Democrats Need Both Climate and Jobs at the Center of COVID-19 Recovery

As the United States suffers through the dual epidemics of police violence and COVID-19, another crisis lurks in the background: the climate crisis. With May 2020 registering as the hottest May on record and June kicking off what experts fear will be a severe hurricane season, these crises could soon overlap in dangerous new ways.

While all this happens, more mundane matters are unfolding: "Unity task forces" convened by the Joe Biden and Bernie Sanders campaigns are hammering out policy proposals for the Democratic platform across a range of issues, including climate.

Compared to Sanders, Biden has been lukewarm at best in his support of a Green New Deal that could match the scale of the climate emergency and the deepest recession since the Great Depression.

But while many on the left are skeptical that the Biden-Sanders task forces are a shallow façade, there are some reasons for optimism. With prominent Green New Deal backers Rep. Alexandria Ocasio-Cortez and the Sunrise Movement's Varshini Prakash selected to the eight-member climate group, there are powerful voices pushing Biden to take a bolder stance.

Meanwhile, events on the ground have considerably accelerated the case for radical change. Across the globe, policies once dismissed as impossible have already been implemented.

From Australia to Morocco and Spain to Indonesia, manufacturers of cars, planes, and military equipment transformed their operations to produce ventilators, sometimes based on open source designs. As large parts of the global economy shut down for weeks on end, states and public financial institutions stepped in to guarantee incomes, prevent job losses, and place moratoriums on debt enforcement.

In many industrialized countries, a decade or more of austerity was binned, and global bailout funding runs into the trillions. Even the International Monetary Fund, usually a strident deficit hawk, told countries to spend what they can to tame the health crisis — noting that "exceptional times call for exceptional measures."

There is also at least some evidence that "crisis mode" could push Biden into taking more progressive stances.

When the U.S. federal government took majority holdings of car giants General Motors (GM) and Chrysler in 2009, for example, it sacked the boss of GM, restructured Chrysler, and made investment in more energy-efficient cars a core condition of the bailout. The Obama-Biden administration also passed tougher fuel-economy and carbon-pollution standards.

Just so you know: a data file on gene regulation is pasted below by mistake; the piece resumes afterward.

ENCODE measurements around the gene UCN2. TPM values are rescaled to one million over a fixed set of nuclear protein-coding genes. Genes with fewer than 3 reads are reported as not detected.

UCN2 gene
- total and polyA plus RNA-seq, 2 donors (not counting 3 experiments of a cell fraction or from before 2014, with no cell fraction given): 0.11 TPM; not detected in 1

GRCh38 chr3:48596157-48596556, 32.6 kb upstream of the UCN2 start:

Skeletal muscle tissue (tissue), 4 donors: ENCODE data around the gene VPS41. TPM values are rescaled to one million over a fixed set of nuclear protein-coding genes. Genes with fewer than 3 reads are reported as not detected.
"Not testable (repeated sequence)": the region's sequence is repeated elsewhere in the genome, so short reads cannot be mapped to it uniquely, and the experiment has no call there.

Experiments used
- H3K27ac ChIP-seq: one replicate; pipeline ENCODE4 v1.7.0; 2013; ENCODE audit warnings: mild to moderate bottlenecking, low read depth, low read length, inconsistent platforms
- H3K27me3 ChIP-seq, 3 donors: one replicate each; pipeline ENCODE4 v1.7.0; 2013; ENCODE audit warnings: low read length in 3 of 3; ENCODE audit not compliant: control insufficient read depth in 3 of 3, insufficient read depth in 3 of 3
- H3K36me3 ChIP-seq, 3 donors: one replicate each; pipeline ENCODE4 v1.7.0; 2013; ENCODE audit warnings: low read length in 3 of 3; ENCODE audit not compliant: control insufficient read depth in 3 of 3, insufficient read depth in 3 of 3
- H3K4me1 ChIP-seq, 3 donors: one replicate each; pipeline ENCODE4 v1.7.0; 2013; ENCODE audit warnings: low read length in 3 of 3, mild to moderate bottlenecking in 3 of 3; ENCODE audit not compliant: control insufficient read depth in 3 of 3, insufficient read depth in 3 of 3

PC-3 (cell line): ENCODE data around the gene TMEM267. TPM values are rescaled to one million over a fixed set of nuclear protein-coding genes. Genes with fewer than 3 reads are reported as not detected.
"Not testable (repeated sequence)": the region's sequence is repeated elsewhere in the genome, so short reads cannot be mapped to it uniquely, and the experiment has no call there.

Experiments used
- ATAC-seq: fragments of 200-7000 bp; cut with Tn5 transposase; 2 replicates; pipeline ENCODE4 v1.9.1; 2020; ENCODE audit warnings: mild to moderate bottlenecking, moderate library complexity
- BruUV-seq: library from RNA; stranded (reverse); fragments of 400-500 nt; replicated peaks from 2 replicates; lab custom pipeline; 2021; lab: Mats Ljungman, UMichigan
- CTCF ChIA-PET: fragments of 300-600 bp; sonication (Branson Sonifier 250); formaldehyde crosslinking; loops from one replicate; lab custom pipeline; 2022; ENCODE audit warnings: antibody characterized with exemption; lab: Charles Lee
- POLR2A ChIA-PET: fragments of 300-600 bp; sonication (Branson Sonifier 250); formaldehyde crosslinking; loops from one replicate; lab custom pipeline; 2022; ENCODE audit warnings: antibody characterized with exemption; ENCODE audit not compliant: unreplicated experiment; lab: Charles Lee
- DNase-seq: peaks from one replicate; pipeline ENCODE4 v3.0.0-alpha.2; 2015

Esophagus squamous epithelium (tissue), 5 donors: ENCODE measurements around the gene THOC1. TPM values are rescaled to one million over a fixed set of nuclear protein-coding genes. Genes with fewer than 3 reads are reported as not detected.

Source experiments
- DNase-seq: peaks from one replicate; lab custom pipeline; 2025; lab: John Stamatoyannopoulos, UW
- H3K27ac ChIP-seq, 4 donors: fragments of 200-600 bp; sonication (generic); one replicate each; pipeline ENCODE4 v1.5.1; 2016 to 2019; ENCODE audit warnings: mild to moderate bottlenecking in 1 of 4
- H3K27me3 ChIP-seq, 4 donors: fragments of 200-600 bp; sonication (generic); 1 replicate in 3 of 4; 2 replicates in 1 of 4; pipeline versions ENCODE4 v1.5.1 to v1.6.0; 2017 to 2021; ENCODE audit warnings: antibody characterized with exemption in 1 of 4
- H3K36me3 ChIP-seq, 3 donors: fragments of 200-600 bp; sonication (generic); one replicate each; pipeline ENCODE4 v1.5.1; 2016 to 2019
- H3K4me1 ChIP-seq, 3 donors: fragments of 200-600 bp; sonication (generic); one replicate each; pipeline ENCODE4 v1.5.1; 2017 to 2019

When Biden campaigned to win the Michigan primary in March 2020, he played heavily on his role in the auto bailout. The question now is whether such plans can be tied into a bolder vision for tackling the climate emergency.

The case for another radical idea — using public ownership to transform the oil and gas industry — is also stronger than ever.

With oil prices collapsing, hundreds of upstream oil and gas companies are expecting to face bankruptcy in the next two years. As in the auto bailout, the U.S. federal government could take an ownership stake in these companies and mandate a reorganization away from fossil fuel production and toward renewable energy.

Similar conditions could be made for other polluting industries seeking bailouts, like airlines. A "people's bailout" would also prioritize access to public health services, guarantee jobs and basic incomes, and pay for retraining displaced workers, placing them in new jobs, or securing dignified early retirement options for those shut out.

All of the precedents for broad economic change come out of big disruptions. In the last century, the Great Depression and World War II gave rise to the New Deal and welfare state. And in a longer sweep of historical truisms, it is generally understood that plagues drive change.

The immediate priority now is ensuring that Democrats hardwire climate concerns and social justice into their COVID-19 recovery plans. As we seek to rebuild, what comes next should be more resilient — not just to the spread of pandemics, but to the challenges posed by the climate emergency.

Oscar Reyes is an associate fellow of the Institute for Policy Studies and author of the new book Change Finance, Not the Climate.

The views expressed in this article are the author's own.​​​​​